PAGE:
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Group Exercise Tied to Higher Member Retention

Health club members who participate in group exercise are more likely to retain their membership than those who only use gym equipment, according to a The Retention People (TRP) study.

For the study, researchers analyzed survey results from 10,000 UK health and fitness members and followed up with them at regular intervals to measure changes to their habits and membership behavior. They found that 48% percent of members reported just one activity as the usual reason for a club visit, 32% reported two and, 20% reported three or more.

Attending for a gym workout only was reported by 40% of members, with nearly a fifth of members reporting a combination of gym and class. Just 13% of members reported visiting their clubs for a class only, with 57% of class-goers also reporting they visit the gym.  

To best study the effect on group exercise on member retention, TRP honed in on two groups: 1) those who report using the gym only and 2) those who report their usual reason for attending is group exercise alone or in combination with another activity.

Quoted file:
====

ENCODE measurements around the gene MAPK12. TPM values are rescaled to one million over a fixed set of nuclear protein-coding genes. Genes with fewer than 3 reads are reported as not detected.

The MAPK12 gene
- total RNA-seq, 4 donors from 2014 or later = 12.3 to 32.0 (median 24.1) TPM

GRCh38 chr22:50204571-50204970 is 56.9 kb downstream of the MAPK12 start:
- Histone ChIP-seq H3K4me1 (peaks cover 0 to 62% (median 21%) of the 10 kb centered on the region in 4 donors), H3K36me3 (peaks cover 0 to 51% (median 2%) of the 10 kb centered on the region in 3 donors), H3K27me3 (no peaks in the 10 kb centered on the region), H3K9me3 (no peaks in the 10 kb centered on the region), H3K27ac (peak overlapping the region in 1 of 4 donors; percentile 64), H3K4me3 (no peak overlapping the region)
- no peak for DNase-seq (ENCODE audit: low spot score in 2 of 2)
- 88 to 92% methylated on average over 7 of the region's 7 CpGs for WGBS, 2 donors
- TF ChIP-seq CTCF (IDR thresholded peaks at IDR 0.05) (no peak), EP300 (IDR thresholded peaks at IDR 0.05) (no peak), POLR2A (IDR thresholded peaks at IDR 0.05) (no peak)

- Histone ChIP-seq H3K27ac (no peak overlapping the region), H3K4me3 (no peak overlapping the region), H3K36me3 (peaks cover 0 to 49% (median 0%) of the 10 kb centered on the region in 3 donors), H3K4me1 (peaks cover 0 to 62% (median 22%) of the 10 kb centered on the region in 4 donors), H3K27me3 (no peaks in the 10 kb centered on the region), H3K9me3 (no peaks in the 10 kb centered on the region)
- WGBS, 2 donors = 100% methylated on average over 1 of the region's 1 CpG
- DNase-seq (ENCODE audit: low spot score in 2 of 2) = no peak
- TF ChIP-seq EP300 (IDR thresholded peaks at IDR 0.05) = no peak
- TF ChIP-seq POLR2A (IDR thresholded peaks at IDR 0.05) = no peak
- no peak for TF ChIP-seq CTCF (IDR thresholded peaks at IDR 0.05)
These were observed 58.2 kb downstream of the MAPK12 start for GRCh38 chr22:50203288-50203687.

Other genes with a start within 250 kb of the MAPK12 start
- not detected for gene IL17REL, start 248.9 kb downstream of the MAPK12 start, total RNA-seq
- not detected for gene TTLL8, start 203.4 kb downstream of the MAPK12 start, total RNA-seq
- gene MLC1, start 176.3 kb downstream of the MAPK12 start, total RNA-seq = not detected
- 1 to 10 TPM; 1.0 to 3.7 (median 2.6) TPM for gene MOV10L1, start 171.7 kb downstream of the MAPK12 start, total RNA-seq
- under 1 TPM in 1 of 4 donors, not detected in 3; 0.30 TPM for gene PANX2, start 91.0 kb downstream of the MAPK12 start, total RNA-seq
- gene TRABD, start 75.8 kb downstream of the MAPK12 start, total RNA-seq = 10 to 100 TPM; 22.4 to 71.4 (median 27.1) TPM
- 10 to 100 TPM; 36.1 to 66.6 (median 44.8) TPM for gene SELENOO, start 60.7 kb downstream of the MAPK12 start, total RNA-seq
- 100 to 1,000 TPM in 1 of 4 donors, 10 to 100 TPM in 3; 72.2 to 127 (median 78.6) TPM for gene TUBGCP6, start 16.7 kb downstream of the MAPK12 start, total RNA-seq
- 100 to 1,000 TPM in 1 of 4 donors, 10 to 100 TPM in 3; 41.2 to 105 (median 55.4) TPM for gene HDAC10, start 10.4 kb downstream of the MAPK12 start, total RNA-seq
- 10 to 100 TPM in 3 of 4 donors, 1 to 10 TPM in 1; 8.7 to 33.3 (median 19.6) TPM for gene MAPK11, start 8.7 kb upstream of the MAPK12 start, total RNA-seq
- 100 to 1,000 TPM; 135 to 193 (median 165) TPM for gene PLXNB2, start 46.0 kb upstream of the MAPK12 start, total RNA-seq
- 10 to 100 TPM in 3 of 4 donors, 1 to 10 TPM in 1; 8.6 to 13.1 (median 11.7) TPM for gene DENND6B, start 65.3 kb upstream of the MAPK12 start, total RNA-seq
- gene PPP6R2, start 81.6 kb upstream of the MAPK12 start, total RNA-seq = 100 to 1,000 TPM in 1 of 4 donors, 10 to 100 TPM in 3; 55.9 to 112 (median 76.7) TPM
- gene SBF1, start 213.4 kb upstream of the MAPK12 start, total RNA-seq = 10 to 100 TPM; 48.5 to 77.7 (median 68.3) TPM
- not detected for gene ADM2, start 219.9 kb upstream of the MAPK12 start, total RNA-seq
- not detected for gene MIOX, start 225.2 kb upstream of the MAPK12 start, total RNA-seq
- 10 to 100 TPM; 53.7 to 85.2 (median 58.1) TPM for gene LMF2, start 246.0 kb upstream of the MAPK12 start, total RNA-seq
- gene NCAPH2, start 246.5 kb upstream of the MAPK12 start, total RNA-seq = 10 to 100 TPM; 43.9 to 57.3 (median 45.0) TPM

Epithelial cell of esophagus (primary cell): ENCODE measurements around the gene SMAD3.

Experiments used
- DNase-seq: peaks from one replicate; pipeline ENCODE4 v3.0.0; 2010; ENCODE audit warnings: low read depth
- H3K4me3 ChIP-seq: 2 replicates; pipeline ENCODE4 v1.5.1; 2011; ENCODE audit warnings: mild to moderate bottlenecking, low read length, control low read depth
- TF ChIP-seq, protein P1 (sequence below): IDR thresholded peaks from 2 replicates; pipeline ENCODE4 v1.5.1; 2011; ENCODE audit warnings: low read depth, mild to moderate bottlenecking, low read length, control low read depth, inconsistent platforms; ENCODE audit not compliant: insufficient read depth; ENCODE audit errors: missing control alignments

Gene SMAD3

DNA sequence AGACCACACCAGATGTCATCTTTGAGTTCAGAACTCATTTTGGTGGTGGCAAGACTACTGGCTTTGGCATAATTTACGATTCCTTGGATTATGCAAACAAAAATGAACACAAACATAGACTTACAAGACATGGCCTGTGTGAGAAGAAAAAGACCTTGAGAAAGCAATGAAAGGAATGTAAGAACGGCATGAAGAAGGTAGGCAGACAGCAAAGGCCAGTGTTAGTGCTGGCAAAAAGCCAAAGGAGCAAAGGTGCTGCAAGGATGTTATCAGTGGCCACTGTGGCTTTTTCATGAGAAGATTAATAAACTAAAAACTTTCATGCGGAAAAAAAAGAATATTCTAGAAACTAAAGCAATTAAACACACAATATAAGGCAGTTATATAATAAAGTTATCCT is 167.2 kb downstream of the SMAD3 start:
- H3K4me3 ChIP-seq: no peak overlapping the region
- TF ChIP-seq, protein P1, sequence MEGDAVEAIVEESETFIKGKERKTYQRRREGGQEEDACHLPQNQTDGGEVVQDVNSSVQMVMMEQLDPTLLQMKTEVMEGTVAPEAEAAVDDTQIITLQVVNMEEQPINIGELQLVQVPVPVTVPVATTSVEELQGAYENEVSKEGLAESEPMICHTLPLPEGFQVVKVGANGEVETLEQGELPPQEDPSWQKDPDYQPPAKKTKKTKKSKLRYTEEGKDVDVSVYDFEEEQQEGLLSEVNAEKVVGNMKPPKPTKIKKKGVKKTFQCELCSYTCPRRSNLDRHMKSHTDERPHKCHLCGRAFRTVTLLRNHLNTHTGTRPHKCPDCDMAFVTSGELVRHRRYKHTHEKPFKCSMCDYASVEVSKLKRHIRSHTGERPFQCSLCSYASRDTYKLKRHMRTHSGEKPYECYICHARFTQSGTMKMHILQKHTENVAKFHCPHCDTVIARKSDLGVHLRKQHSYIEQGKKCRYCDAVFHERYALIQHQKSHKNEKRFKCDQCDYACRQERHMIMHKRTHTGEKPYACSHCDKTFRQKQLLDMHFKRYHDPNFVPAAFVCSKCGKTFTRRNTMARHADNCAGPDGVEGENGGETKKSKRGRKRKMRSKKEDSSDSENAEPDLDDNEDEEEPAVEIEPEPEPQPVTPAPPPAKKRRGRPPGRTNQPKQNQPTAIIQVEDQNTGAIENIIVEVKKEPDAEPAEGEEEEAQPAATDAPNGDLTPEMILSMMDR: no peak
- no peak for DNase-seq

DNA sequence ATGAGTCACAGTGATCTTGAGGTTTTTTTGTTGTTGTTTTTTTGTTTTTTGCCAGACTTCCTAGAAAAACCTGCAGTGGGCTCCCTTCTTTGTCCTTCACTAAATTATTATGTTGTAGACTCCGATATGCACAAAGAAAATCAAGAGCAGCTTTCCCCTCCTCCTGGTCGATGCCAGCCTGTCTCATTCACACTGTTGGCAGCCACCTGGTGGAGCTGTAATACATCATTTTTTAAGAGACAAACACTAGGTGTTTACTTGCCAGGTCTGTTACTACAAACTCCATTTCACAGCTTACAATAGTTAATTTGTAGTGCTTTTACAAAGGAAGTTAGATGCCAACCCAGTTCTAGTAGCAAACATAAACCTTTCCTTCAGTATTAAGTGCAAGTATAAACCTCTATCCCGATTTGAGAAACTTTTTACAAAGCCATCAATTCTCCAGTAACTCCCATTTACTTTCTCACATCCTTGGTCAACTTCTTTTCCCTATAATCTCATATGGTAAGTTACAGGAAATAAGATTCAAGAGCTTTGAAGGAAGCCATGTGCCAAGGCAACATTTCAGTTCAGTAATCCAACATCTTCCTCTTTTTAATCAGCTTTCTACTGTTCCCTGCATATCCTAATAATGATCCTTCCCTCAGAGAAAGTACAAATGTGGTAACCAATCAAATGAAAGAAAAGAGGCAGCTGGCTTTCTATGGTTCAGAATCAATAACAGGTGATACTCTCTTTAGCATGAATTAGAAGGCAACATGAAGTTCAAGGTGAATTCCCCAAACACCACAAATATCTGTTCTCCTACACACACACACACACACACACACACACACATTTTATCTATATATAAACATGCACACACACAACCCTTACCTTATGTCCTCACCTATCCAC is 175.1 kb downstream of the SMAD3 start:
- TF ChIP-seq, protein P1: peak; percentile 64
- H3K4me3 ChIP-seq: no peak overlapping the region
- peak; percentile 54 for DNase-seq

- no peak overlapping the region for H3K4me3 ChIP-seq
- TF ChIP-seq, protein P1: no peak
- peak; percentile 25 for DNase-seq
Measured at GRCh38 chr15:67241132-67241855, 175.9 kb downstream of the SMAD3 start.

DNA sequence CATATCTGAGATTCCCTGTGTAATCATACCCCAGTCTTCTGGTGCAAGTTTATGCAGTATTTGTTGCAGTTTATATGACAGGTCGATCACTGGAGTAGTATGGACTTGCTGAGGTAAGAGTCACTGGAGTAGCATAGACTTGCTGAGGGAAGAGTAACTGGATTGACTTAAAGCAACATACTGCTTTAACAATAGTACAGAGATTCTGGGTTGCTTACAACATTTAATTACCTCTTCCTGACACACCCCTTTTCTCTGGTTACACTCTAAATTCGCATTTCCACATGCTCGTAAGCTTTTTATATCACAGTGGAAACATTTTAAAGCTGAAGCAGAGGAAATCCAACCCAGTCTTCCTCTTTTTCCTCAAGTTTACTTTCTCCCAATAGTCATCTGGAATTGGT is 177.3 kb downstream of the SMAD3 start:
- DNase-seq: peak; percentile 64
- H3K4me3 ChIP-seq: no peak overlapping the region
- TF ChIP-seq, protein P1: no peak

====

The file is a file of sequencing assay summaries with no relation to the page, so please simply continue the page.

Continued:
Their findings showed: 

  • Women more frequently reported group exercise than men, and the reverse was true for gym workouts.
  • Gym-only members tended to be younger, while the proportion of members reporting group exercise increased with age.
  • Longer-term members were less likely to report gym-only and more likely to report group exercise compared to new members.
  • Members who have belonged to multiple clubs are more likely to report only working out in the gym compared to members for whom this is their first ever club.
  • There is very little difference in visit frequency between the two types of members. 

Ultimately, the report found that 88% of group exercise members retained their membership during the duration of the study, compared to 82% of gym-only members. The risk of cancelling was 56% higher in gym-only members compared to group exercisers.

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